Image: A Hmong woman and her baby in the village of Sin Chai, Viet Nam. UN Photo/Kibae Park, via Flickr.
 

In this utopian future, we might learn how to acknowledge and respect women living and working with WPS principles and tools as, to use Brooke Ackerly’s words, ‘cross-cultural theorists’. Token audience is given to women from civil society during Security Council Open Debates on WPS themes, but there is no real sense in which their contributions constitute valid and authoritative knowledge about peace and security governances. There are several studies about the co-optation of women’s political activism in service of a blunted and depoliticised – even militarised – Women, Peace and Security agenda. The utopian view sees hierarchies of knowledge and knowledge production undone (which might mean giving up, or at least try to resist, the seductive pleasures of being recognised as ‘experts’ in this field).

Finally, we might see a return – perhaps even through the vehicle of the WPS/CVE alignment discussed above – to a discussion of violence prevention. Cora Weiss, President of the Hague Appeal for Peace and co-drafter of what became UNSCR 1325, made a speech in 2011 noting that the primary purpose of the push to eliminate conflict-related sexualised violence must not be to ‘make war safe for women’. This much-quoted sentiment encapsulates the principles espoused by the transnational women’s peace advocacy networks working on the WPS agenda: that UNSCR 1325 and subsequent resolutions should not legitimise or normalise war, but rather the agenda should support the demilitarisation of society and facilitate the development of anti-militarist politics of peace.

We might dare to dream that in another decade of WPS activism, analysis and implementation, we might see moves towards peace, disarmament, and demilitarisation. Instead of celebrating how Security Council Resolutions aimed at managing the flows of small arms and light weapons include ‘good gender language’, we might instead be celebrating the cessation of trade in arms that present such a clear and pressing threat to the international system’s most vulnerable and line the pockets of the global elites. Instead of hailing as a success for feminism the validation of women’s economic activity in the process of building peace, we might critically interrogate the narrow individualism inherent in this discourse that unreflexively integrates female ‘entrepreneurs’ into neoliberal modes of production and consumption and devise different social and political ways of being in the world. Instead of perpetuating the colonial dynamics of power that situate authority and expertise in the hands of the individuals and institutions of the global North, we might bring into being a Women, Peace and Security agenda that decolonises peace and security governance, politics and practices across all domains: in society, in the academy, in the ‘halls of power’ at UN HQ.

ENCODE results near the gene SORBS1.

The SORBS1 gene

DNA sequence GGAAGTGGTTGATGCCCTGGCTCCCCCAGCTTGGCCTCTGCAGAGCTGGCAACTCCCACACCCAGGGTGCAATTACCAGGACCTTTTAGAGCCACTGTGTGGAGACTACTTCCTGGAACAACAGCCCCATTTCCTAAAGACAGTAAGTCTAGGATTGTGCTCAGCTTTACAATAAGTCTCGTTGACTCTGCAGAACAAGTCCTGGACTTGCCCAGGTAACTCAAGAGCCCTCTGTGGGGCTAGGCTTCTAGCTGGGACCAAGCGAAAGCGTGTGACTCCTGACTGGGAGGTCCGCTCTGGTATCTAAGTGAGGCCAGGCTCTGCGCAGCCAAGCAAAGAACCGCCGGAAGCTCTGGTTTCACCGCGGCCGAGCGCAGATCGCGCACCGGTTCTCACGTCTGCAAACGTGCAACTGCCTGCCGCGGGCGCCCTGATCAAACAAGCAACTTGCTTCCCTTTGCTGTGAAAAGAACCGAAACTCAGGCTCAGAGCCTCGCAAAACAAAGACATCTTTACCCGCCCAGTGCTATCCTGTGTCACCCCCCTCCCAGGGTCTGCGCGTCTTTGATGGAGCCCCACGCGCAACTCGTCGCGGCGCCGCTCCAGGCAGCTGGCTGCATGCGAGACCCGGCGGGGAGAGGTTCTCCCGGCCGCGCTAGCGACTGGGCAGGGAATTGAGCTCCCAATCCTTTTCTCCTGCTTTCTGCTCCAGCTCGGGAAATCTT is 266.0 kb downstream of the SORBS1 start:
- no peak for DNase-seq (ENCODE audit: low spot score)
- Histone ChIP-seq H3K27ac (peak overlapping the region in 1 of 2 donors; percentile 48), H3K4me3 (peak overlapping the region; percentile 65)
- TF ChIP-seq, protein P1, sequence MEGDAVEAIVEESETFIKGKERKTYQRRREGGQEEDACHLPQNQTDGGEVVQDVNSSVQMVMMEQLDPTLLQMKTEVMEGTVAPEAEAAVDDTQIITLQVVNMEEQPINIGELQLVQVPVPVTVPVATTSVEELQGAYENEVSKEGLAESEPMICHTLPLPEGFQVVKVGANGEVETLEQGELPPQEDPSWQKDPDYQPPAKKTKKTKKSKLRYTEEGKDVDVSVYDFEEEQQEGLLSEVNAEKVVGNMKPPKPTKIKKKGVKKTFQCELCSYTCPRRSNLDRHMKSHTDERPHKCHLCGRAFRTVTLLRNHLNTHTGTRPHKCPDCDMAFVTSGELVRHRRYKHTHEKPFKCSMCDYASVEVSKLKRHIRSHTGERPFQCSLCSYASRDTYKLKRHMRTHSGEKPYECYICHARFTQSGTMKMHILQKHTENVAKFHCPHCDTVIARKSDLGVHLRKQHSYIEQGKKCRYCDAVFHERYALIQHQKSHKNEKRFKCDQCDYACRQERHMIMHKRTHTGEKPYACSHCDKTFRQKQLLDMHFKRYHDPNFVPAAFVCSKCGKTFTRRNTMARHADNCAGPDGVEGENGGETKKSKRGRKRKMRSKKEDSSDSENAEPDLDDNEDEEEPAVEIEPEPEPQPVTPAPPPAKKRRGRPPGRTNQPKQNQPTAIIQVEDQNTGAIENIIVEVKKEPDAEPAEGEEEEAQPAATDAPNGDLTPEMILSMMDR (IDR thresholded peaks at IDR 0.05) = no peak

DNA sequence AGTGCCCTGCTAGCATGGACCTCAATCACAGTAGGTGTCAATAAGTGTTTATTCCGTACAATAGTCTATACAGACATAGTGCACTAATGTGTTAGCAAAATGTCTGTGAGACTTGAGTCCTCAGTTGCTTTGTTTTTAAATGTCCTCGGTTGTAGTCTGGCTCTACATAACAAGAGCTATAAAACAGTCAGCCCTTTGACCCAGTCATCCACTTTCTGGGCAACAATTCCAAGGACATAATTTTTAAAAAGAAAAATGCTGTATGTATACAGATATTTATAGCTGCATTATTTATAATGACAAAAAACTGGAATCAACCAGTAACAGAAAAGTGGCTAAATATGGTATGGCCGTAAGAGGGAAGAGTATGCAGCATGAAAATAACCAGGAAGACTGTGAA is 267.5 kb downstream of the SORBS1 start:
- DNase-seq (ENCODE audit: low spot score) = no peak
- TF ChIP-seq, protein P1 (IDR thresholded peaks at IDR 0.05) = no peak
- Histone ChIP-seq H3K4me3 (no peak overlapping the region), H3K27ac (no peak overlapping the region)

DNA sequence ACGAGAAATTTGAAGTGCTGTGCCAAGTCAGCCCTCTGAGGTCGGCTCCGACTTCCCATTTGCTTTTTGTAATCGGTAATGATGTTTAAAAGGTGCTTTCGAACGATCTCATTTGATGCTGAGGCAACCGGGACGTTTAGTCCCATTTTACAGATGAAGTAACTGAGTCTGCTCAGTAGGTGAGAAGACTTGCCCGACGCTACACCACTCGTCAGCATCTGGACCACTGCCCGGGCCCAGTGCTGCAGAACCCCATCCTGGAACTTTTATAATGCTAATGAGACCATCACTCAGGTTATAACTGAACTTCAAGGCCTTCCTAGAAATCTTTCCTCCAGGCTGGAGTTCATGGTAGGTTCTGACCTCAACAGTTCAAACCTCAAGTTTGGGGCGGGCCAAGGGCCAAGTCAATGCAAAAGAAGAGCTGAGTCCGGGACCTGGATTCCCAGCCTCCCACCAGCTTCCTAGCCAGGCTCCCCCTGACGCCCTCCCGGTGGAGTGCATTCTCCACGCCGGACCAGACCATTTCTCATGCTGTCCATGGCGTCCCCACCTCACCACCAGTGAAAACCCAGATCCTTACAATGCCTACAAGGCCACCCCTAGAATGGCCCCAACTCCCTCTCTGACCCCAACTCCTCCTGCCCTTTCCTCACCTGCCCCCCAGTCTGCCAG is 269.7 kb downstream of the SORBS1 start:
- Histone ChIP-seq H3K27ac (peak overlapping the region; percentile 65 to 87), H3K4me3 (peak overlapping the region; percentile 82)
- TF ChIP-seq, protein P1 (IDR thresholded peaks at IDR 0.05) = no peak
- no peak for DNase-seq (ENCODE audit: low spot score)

These are stories we can tell now: dystopian, and utopian, stories. In ten years’ time, we may yet be telling different stories, stories that we have not yet begun. These stories won’t end in ‘happy ever after’ but they might be stories that nonetheless inspire hope, and the dreaming of more beautiful revolutionary dreams.

Laura Shepherd is Associate Professor of International Relations at the School of Social Sciences, Faculty of Arts and Social Sciences, UNSW Australia. She is also Visiting Senior Research Fellow at the LSE Centre for Women, Peace and Security. Laura’s research focuses on gender politics, international relations and critical security studies. Specific research interests include peace and security governance, the politics and practices of United Nations and the intertextuality of politics and popular culture. Laura is particularly interested in poststructural accounts of gender, International Relations and security and much of her work investigates concepts and performances of authority, legitimacy and power through these theoretical frameworks. She has a strong interest in pedagogy and pursues pedagogical research primarily with a focus on learning-oriented assessment. Twitter: @drljshepherd
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Cover Image:
A woman poses in front of a graffiti representing the sun on the occasion of the observance of the World Mental Health Day.6/Oct/2008. Dili, Timor-Leste. UN Photo/Martine Perret, via Flickr.